Is infinite economic growth possible on a finite planet?

Twenty-twenty will enter the history books as a tragic year for humanity. And yet, if it’s true that every cloud has a silver lining, last year’s could be the fact that CO2 emissions dropped at the fastest clip since World War II (-6.4%).

No mystery here. The very measures designed to contain the spread of COVID-19 brought the world economy to a grinding halt. As many non-essential businesses were closed and consumers stayed put, global GDP contracted 4.9%. Trade was down 5.3% and flight demand experienced the sharpest decline in its history (-66%). On the upside, nature started to heal after years of abuses at the hand of an industrial society. Or so it felt like. Pictures of dolphins swimming in Venice’s now clear-watered canals went viral on social media. Such images were later proved to be doctored, and soon after the most stringent COVID restrictions were lifted. Nonetheless, many were left wondering whether growing the economy and protecting the planet were not two inherently incompatible goals.

Such doubt is gaining some notable patrons. Just last month, physics Nobel laureate Giorgio Parisi chastised decision-makers for their blind devotion to GDP, seen as irreconcilable with the Paris Agreement. These words echo the reprimand of climate activist Greta Thunberg, who urged world leaders to abandon fairy tales of eternal economic growth already in 2019 and reiterated the call at COP26 in Glasgow.

The recent shortage of raw materials will further fuel the feeling that humanity is hitting some hard constraints set by a finite planet. The US CRB/BLS price index of 13 industrial commodities, including tin, copper, rubber, zinc, steel, and lead, reached an all-time high just recently. Energy and foodstuff were on a similar upward trend. The budding post-COVID recovery will inevitably take a toll.

The current predicament is not without historical precedents. In 1973, nascent environmental awareness combined with soaring energy prices led many to toy with the idea that the economy was inevitably constrained by the finite boundaries of the planet. Just a year earlier, a group of biophysicists at the Massachusetts Institute of Technology (MIT) had produced a report mapping the interactions between population, the economy, and the environment. The inevitable conclusion: halt exponential growth, or else face catastrophe. Even if oil scarcity at the time was due to geopolitical tensions in the Middle East, rather than natural constraints, MIT’s The Limits to Growth became a best-seller, with over 30 million copies sold.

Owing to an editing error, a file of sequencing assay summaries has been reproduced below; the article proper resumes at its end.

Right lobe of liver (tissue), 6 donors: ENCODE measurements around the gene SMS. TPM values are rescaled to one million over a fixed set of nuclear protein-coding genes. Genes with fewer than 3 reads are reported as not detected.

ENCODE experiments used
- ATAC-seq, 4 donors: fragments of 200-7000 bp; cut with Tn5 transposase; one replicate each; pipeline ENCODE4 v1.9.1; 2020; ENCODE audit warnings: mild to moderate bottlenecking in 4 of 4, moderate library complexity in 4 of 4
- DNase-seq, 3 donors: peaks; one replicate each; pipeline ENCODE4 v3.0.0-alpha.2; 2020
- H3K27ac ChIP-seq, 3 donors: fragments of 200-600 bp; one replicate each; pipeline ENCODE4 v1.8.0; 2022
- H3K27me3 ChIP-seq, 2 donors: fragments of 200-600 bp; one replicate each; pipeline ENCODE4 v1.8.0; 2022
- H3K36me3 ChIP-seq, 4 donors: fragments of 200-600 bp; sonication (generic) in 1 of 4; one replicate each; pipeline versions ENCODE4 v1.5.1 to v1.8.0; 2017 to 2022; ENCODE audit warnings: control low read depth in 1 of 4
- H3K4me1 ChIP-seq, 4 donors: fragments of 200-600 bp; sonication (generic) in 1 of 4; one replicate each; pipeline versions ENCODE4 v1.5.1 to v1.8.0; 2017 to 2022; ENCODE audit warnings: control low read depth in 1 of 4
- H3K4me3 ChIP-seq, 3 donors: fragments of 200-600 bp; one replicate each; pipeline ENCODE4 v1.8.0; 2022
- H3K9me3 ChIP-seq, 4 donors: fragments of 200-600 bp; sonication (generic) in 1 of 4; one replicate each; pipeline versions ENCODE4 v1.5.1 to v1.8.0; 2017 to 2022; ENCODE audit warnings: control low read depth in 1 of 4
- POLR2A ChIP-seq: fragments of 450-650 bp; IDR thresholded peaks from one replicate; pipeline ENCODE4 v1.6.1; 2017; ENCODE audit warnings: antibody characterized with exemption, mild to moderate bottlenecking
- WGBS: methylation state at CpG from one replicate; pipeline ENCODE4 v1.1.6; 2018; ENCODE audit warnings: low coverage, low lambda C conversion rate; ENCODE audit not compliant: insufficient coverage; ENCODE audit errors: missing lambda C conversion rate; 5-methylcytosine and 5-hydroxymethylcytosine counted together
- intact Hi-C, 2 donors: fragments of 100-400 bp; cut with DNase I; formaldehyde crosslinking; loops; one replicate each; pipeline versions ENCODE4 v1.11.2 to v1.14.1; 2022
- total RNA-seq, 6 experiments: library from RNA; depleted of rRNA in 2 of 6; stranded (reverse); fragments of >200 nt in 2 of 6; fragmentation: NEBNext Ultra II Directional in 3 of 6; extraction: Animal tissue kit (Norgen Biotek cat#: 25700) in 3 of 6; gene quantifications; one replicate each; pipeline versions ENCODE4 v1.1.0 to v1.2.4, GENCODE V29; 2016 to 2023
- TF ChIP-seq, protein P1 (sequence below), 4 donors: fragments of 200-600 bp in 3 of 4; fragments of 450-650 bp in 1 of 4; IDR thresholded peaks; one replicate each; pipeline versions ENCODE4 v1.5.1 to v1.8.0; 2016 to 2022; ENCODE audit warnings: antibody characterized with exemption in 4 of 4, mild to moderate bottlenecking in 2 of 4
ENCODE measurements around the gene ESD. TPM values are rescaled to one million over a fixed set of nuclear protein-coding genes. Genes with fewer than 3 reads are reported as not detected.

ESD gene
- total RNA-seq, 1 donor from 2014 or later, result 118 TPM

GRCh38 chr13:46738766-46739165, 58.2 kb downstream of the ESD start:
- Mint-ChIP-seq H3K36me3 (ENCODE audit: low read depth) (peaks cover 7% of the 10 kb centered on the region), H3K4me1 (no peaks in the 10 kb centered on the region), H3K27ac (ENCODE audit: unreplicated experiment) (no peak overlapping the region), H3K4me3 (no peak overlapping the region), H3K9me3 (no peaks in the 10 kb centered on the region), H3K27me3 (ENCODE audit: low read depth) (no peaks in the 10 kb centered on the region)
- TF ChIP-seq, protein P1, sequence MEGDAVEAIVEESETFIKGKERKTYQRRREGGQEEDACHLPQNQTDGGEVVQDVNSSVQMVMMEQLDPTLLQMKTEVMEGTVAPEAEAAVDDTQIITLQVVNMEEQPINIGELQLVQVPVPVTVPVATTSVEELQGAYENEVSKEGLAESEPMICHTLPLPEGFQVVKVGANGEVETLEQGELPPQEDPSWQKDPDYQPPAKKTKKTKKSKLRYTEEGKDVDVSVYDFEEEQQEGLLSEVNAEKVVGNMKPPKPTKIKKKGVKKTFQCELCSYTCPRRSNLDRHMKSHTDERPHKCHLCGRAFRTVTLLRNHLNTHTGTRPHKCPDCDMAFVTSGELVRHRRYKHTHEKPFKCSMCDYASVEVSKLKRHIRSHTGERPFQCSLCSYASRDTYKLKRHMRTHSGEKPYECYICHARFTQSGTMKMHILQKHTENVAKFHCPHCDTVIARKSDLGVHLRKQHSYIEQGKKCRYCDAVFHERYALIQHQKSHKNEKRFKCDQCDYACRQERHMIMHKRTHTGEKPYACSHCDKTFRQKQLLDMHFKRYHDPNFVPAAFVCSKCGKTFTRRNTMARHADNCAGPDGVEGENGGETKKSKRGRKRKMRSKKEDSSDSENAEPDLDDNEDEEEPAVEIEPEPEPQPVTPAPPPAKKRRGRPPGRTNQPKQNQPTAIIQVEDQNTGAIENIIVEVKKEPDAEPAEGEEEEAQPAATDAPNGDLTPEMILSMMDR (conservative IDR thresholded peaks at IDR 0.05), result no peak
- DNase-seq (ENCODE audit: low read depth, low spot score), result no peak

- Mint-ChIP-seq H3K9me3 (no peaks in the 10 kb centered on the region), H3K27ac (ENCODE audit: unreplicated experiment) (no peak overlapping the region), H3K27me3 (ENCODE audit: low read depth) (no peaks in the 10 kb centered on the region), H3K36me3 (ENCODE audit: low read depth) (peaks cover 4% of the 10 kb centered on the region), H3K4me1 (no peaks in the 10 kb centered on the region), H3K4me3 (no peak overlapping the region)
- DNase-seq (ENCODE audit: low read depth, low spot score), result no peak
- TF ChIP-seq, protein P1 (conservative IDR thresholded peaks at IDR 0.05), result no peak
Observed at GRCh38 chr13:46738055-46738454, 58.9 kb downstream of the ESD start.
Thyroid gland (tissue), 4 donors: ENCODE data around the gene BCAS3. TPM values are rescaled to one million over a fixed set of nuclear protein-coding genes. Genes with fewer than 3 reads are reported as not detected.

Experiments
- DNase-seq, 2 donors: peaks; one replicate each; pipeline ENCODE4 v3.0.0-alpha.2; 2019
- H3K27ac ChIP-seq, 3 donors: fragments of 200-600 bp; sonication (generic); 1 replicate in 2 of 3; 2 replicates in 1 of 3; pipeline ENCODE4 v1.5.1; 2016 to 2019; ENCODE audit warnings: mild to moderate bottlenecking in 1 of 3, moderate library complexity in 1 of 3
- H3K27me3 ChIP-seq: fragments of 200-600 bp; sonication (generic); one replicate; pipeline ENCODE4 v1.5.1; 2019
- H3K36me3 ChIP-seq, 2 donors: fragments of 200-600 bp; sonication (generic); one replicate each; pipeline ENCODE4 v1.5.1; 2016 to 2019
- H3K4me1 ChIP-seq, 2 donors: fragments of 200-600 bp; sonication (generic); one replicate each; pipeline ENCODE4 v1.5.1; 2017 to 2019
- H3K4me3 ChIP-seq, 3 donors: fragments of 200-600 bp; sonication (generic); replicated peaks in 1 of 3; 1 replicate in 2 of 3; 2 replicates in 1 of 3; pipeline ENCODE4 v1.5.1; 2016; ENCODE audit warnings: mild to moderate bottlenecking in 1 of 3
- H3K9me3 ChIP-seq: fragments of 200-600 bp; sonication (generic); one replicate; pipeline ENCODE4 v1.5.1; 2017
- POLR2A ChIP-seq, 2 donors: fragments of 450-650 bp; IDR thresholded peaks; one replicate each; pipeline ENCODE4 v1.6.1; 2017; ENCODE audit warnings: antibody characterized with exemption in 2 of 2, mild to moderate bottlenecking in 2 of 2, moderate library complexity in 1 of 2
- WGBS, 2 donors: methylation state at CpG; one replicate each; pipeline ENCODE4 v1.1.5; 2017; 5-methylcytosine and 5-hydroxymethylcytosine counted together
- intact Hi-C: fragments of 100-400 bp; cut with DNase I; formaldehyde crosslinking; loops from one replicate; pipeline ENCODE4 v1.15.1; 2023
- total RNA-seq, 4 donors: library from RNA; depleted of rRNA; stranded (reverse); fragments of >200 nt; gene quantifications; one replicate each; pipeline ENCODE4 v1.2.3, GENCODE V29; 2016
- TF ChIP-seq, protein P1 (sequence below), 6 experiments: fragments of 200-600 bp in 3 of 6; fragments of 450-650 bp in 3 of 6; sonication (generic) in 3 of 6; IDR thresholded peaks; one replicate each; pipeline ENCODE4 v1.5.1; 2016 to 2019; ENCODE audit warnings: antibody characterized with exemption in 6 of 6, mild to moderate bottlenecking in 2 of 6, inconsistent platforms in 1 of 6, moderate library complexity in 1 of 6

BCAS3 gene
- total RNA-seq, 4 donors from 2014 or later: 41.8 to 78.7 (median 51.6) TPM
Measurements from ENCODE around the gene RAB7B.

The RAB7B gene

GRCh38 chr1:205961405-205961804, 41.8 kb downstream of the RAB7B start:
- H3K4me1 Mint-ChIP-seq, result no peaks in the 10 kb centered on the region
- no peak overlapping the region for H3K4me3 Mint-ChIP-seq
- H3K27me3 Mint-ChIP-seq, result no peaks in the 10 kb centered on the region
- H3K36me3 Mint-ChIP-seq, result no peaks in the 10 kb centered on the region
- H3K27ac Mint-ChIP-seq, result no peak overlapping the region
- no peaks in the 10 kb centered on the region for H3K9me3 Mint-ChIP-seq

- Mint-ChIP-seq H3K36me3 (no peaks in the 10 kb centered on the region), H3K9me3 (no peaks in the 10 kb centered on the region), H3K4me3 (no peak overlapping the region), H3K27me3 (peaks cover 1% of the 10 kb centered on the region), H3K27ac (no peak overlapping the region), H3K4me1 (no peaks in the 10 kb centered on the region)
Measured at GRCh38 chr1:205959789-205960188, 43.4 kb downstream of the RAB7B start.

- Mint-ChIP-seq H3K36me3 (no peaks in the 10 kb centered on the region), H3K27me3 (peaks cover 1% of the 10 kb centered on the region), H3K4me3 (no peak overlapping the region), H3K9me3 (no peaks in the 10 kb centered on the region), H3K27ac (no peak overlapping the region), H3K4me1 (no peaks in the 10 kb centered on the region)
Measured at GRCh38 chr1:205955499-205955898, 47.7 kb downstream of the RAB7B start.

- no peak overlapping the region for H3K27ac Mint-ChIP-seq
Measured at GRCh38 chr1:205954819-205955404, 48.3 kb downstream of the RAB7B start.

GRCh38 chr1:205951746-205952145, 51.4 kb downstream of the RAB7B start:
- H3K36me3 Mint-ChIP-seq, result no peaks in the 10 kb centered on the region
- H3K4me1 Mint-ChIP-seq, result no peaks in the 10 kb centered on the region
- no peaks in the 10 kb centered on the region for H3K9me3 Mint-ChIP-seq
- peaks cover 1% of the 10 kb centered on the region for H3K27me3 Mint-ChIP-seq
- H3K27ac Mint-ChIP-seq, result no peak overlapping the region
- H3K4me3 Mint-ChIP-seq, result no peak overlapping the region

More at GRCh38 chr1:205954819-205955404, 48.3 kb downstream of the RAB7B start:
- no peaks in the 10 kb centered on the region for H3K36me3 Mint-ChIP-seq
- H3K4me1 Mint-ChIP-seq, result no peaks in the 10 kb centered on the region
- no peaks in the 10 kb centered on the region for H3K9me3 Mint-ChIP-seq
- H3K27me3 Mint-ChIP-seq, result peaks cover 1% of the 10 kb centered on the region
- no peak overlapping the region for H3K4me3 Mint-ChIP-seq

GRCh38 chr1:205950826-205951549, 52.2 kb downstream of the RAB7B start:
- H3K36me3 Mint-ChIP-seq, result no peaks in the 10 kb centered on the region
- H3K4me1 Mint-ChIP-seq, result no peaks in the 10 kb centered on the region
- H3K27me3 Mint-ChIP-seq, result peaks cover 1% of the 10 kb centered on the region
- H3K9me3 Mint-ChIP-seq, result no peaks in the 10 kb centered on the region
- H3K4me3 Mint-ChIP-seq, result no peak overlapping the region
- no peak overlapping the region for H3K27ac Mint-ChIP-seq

In truth, economic growth does not imply ever-expanding extraction of resources from nature, nor inevitable greenhouse gas emissions. Since 1990, the European Union has slashed its CO2 emissions by a quarter, while real GDP grew by 62%. The same is true for the US. Even accounting for the fact that some polluting production was delocalised abroad, emissions abated (-13%) between 2007 and 2016, while GDP expanded by 13%.

MIT professor Andrew McAfee showed in his recent book More from Less that since the 1970s the American economy, and specifically production, has already largely decoupled (or “dematerialised”) from virtually all the 72 material resources tracked by the U.S. Geological Survey including metals, timber, cement, even when accounting for imports of raw materials.

Energy use is no different. Across OECD countries, GDP was up by 32% between 2000 and 2016, while primary energy demand went down (-1%). In a 2018 research article, University College London Professor Michael Grubb and co-authors provide an explanation. When energy prices increase, as they did during the 1970s oil crises, in the short term this leads to recessionary effects. Over the long term, however, significant energy efficiency improvements bring economies back to equilibrium. In other words, an economy is incredibly adaptable, far from the rigid mechanical relationships modelled in The Limits to Growth. When one factors in the adoption of evermore stringent environmental policies, the observed decline in energy demand and CO2 emissions should not be surprising.

Halting growth is not only far from necessary to preserve the planet. It would also come with great disadvantages. For rich countries, it would imply fewer resources available to pay for healthcare and pensions, at a time when the share of the elderly population is rapidly expanding. For less wealthy nations, such option is even more far-fetched, as abandoning growth would confine many to a condition of misery, with several basic needs left unmet. Social unrest would be all but certain.

Growth can be made green, even if this will require the rapid adoption of new technologies. Crucially, this will rest on the continued pursuit of research and innovation, leveraging human ingenuity, which luckily knows no bound.

Alessio Terzi

Alessio Terzi works on economic policy strategy at the European Commission. Prior to this, he was a Fulbright visiting fellow at the Harvard Kennedy School of Government and an affiliate fellow at Bruegel. Alessio holds a PhD in political economy from the Hertie School. As of 2021, he is a lecturer at Sciences Po (Lille)

This article was first published in LSE Business Review

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